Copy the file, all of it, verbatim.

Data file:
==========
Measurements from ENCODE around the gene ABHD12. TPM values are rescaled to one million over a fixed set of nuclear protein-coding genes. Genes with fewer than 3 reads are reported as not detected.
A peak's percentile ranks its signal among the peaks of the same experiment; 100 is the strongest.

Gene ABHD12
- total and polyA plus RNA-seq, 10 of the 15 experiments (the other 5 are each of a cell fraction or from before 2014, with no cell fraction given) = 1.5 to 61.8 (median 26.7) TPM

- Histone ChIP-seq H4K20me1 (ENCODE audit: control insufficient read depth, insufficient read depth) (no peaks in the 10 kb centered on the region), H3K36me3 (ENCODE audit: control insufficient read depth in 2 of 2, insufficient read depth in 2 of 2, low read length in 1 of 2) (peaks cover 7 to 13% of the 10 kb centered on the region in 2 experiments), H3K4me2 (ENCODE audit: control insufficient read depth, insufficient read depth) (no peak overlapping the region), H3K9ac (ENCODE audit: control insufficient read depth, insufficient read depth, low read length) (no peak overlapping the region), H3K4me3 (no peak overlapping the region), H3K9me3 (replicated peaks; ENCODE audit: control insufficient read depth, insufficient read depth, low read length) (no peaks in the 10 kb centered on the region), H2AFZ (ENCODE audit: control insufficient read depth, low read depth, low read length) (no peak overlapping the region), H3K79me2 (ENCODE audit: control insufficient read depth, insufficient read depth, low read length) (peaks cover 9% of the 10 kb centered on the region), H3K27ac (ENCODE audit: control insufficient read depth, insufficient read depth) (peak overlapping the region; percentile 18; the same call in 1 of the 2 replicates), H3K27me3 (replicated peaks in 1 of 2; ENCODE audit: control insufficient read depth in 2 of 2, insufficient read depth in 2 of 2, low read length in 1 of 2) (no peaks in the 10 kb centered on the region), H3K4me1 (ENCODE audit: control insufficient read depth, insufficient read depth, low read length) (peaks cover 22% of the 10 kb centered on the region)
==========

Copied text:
Measurements from ENCODE around the gene ABHD12. TPM values are rescaled to one million over a fixed set of nuclear protein-coding genes. Genes with fewer than 3 reads are reported as not detected.
A peak's percentile ranks its signal among the peaks of the same experiment; 100 is the strongest.

Gene ABHD12
- total and polyA plus RNA-seq, 10 of the 15 experiments (the other 5 are each of a cell fraction or from before 2014, with no cell fraction given) = 1.5 to 61.8 (median 26.7) TPM

- Histone ChIP-seq H4K20me1 (ENCODE audit: control insufficient read depth, insufficient read depth) (no peaks in the 10 kb centered on the region), H3K36me3 (ENCODE audit: control insufficient read depth in 2 of 2, insufficient read depth in 2 of 2, low read length in 1 of 2) (peaks cover 7 to 13% of the 10 kb centered on the region in 2 experiments), H3K4me2 (ENCODE audit: control insufficient read depth, insufficient read depth) (no peak overlapping the region), H3K9ac (ENCODE audit: control insufficient read depth, insufficient read depth, low read length) (no peak overlapping the region), H3K4me3 (no peak overlapping the region), H3K9me3 (replicated peaks; ENCODE audit: control insufficient read depth, insufficient read depth, low read length) (no peaks in the 10 kb centered on the region), H2AFZ (ENCODE audit: control insufficient read depth, low read depth, low read length) (no peak overlapping the region), H3K79me2 (ENCODE audit: control insufficient read depth, insufficient read depth, low read length) (peaks cover 9% of the 10 kb centered on the region), H3K27ac (ENCODE audit: control insufficient read depth, insufficient read depth) (peak overlapping the region; percentile 18; the same call in 1 of the 2 replicates), H3K27me3 (replicated peaks in 1 of 2; ENCODE audit: control insufficient read depth in 2 of 2, insufficient read depth in 2 of 2, low read length in 1 of 2) (no peaks in the 10 kb centered on the region), H3K4me1 (ENCODE audit: control insufficient read depth, insufficient read depth, low read length) (peaks cover 22% of the 10 kb centered on the region)